Previous: Episode 6: “The Middle Men”
Seven episodes into this ten-episode Torchwoodpalooza, it finally feels just a little bit like Proper Torchwood. Just a little bit. And just for a few minutes.
It was during the bit that had to do with this:
Yea, an alien, finally! (Looks like a Goa’uld, tastes like oysters.) And something approaching adventure! Jack is running booze during the Prohibition in New York City in order to get to the mobster who has a vacuumpunk-cryo-frozen alien he doesn’t realize he has and must be destroyed. That sounds like Torchwood.
That sounds like its own standalone episode of Torchwood, rushed into about 15 minutes of this one. *sigh*
At least the Doctor was mentioned. I honestly thought this Americanized Torchwood wouldn’t go anywhere near the Doctor. It’s nice for lots of reasons: it shows the long-term impact traveling with the Doctor has on his companions. It’s interesting to see that Jack is actually jealous of the Doctor, that he has companions to share his life with. And it’s cool to see Jack with his own companion, Angelo (Italian actor Daniele Favilli is fantastic), and even a bit of sexytime with the companion.
A bit of sexytime. Not a lot. This was too much: all of a sudden Torchwood turns into a Cinemax soft-porno. What is this, fan fiction? I mean, we get it: Angelo is gay in a time even worse than today for that, so it’s a revelation for him to find someone like Jack. Still, though: the seduction scene goes on too long. It’s filler.
And then: Why does Angelo have so little sympathy for Jack and his oddness? I could almost — almost — understand it if Angelo, in the privacy of their room, stabbed Jack after he saw Jack die, after learning that Jack’s been alive the whole time he was in prison, just out of justifiable pique and a smidgen of revenge, and also to see Jack resurrect with his own eyes. But turning Jack over to his landlady and her husband, and then the bloodthirsty mob? This I don’t understand. Calling him a devil? This I don’t get. There’s a lot of Christian commentary and imagery running through this episode, from the praying over rosary beads Jack mentions Angelo does to assuage his guilt to Angelo’s washing of the blood off Jack’s feet, from Jack’s suggestion that Christianity can’t cope with the notion of men romantically loving other men to his snide crack about wine that is “the blood of Christ” being “good enough.” But I don’t see a lot of the forgiveness I might expect from Angelo, particularly after his talk about God being love.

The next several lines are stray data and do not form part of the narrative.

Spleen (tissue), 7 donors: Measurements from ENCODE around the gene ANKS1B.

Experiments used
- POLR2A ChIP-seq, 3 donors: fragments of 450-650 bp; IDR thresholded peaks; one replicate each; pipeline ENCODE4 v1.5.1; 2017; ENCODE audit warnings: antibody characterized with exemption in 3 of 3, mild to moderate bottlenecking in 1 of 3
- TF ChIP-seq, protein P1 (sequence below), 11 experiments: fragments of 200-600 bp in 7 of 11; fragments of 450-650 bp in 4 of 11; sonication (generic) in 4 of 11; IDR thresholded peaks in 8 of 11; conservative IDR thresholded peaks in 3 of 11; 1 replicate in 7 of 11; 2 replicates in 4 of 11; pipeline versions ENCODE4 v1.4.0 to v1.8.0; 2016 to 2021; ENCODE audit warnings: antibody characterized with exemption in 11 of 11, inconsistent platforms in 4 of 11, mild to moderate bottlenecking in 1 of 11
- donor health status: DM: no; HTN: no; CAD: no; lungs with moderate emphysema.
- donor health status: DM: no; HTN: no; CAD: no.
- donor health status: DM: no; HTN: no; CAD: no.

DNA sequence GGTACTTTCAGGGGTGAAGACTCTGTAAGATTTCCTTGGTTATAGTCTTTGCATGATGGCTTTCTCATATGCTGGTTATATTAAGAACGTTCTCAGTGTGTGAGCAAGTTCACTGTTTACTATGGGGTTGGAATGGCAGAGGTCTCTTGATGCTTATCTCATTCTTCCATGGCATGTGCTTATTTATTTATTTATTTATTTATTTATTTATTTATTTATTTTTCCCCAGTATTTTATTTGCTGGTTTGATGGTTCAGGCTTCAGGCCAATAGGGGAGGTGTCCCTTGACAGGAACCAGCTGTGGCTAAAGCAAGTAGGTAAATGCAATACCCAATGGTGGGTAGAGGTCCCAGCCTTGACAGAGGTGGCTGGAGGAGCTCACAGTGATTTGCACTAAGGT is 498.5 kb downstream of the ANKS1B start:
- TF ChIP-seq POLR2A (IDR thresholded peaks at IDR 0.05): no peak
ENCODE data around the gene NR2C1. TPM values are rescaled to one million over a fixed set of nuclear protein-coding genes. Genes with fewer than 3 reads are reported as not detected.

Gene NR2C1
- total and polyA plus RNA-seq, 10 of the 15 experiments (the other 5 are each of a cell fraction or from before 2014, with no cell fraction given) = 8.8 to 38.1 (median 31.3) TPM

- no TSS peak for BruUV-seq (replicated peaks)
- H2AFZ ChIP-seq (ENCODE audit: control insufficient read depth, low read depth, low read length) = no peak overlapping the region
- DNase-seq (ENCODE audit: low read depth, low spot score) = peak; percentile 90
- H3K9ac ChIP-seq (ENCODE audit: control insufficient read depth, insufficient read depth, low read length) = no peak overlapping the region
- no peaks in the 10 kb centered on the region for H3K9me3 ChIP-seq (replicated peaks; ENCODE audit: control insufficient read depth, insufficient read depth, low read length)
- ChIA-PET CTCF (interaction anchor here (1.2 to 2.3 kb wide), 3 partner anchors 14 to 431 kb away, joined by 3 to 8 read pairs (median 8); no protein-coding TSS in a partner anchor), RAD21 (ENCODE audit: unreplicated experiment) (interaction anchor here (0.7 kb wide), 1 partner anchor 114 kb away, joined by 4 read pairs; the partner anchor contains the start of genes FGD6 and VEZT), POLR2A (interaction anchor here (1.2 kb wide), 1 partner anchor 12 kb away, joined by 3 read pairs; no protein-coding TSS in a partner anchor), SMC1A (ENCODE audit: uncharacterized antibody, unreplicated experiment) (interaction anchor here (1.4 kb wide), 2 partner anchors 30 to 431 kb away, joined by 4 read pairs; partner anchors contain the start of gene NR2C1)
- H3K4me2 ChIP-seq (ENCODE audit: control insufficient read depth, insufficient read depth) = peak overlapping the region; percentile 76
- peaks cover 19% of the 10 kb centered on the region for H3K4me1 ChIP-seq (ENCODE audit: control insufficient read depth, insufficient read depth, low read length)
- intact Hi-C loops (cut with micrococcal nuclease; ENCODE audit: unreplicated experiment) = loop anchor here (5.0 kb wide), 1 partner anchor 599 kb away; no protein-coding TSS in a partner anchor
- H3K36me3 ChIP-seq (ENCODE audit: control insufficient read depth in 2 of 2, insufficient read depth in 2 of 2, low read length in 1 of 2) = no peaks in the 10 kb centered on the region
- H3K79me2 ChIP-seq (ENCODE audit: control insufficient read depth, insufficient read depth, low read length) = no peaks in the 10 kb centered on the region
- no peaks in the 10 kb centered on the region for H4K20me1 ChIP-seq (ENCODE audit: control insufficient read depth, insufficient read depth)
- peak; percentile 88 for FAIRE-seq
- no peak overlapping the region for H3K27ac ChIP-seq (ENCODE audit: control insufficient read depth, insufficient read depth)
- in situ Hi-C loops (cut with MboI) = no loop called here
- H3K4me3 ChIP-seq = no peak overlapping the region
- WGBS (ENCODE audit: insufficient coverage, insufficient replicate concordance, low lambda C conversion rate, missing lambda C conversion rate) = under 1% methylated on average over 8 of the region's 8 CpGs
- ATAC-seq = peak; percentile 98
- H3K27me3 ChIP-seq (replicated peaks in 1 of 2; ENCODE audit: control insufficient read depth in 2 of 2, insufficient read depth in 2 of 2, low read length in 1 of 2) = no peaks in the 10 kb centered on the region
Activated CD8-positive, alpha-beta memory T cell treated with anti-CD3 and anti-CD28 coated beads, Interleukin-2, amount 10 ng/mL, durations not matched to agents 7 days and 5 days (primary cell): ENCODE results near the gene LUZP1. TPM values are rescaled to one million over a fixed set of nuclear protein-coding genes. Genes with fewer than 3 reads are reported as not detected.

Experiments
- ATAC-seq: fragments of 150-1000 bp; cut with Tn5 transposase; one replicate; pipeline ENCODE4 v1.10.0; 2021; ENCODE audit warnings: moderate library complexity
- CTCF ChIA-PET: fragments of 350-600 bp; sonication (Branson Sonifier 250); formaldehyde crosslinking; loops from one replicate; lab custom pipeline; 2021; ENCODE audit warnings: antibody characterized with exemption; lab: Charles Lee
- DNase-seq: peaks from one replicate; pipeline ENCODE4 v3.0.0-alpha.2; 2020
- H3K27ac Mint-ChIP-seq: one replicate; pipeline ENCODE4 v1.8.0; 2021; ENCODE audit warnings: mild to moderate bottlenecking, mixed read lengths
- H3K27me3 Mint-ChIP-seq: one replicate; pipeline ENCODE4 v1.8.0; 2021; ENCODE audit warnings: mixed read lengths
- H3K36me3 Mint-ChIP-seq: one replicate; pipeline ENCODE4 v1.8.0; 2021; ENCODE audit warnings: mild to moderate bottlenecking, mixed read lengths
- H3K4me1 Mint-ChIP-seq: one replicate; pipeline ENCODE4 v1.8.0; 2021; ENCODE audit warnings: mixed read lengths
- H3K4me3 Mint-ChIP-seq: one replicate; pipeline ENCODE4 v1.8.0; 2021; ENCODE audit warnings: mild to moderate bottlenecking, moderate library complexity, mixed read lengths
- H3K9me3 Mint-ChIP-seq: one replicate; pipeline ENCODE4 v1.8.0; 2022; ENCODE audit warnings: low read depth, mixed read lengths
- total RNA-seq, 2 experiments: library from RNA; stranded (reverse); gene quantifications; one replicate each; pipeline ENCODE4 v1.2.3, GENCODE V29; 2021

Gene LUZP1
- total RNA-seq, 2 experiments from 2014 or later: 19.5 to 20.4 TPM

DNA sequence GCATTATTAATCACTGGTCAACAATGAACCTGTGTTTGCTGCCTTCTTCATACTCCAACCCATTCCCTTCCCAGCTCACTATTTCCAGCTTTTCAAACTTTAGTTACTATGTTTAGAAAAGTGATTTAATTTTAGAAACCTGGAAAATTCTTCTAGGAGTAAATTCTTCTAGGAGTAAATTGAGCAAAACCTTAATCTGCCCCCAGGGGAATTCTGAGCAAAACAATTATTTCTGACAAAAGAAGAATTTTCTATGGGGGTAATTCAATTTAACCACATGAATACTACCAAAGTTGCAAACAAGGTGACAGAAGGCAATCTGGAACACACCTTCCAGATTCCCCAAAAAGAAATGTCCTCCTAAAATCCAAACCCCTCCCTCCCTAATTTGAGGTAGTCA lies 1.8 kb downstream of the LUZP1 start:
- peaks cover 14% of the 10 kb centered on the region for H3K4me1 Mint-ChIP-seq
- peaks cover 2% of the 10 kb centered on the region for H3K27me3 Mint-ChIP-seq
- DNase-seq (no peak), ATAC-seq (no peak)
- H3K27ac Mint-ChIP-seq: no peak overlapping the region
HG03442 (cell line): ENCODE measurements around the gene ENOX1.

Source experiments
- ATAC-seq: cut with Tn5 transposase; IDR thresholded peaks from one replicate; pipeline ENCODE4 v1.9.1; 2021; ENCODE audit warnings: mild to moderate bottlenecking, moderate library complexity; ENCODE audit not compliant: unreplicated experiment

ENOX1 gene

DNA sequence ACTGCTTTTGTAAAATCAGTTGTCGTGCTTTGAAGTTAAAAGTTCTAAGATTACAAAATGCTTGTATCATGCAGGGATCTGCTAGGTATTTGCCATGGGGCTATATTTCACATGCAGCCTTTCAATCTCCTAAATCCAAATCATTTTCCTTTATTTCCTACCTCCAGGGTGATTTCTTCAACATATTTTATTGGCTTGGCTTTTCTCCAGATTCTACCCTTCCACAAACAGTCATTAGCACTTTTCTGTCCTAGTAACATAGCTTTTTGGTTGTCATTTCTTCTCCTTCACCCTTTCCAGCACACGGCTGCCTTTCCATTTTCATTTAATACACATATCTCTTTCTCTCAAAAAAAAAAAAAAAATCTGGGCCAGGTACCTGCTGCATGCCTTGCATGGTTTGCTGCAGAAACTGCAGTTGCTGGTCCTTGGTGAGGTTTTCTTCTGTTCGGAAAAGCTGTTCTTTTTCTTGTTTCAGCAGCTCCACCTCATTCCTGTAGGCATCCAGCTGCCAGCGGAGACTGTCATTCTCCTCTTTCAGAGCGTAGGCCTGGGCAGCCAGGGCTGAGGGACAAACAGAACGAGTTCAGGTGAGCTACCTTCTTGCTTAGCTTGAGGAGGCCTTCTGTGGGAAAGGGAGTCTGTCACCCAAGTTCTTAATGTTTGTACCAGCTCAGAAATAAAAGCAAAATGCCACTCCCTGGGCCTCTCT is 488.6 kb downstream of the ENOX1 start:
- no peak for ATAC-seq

And then: We’re meant to infer that Angelo is still alive in 2011 and “knows how the Miracle began” and has been holding a grudge all this time. Right? And when we meet him in the next episode, he won’t have aged a day. Right?
Cuz Jack — or, rather, his blood — is “the Blessing”
and it has conferred immortality on some people, including the Three Wise (Rich) Men
who wanted to buy Jack, and presumably settled instead for that vial of his blood, which has obviously been the subject of some mad science experiment to reverse engineer the immortality out of it.
Now, though, the immortals are tired of immortality and want to die, and had to flip the giant life switch on humanity in order to do so. (Or so I’m guessing.)
Except: Why do they want Jack? And really, is it all going to turn out to be about the Worst Breakup Ever? Angelo: The ultimate awful ex. I guess he wasn’t kidding when he said, “I’m never gonna let you go!”
Trying to find something more good from the episode, so:
The mob killing Jack over and over again is a horrific scene, and a uniquely Torchwoodish sort of horrific. We wouldn’t see this on any other show, and that’s something else we haven’t gotten much of in Miracle Day: stuff that feels anything other than generic.
Gwen’s bit, too, about loving Torchwood even though it was toxic: that feels right.
But there’s still too much that feels wrong. I can’t see Gwen turning over Jack to anyone so easily, even with her family at stake. And then they’re friends again right after that?
Why wait for the call to go in and rescue Gwen’s family? Why not just go in? On the other side, if Nana Visitor is so sure that Jack will come along anyway, even once the coercion is removed, then why didn’t Angelo just, you know, give Jack a phone call to say hello? Angelo could have done that before the Miracle and it would have been just as shocking and intriguing, particularly if Angelo is still young.
Why would Jack throw himself off the building at the end? After all that death and resurrection, why do that willingly when he could have just walked out the building?
Would Angelo recognize a forged visa? A guy from a tiny town in the middle of nowhere? Does he even know what a real visa looks like? And then U.S. immigration just lets Angelo go, after trying to enter with stolen papers? Theft and fraud are still crimes, even if he did “find” his “legitimate” visa. (Did Angelo not steal Jack’s visa by accident? Is Angelo perhaps an alien or a time traveler looking to make contact with Jack in 1927? That does seem unlikely and illogical, but neither of those things have stopped Miracle Day before now.)
Really? Jack shouts loudly and slowly to someone who doesn’t speak his language?
Finally, isn’t the 1927 Jack impossible?
He hadn’t yet acquired this WWII coat in 1927. That was something he wouldn’t get till, you know, WWII. Yes, the Doctor and Rose met Jack during the Blitz, before he was immortal, but he didn’t wear that first WWII getup again when he traveled on the TARDIS. That was an affectation he picked up when he lived through WWII on Earth. He hasn’t yet done that in 1927. (On his second pass through the 20th century, he was in cryosleep at the Torchwood Institute so he wouldn’t cross his own timeline. So this can’t be that Jack.)
It’s nitpicking, yeah… except it isn’t. This is Torchwood: this is their business. They should get this stuff right.
Next: Episode 8: “End of the Road”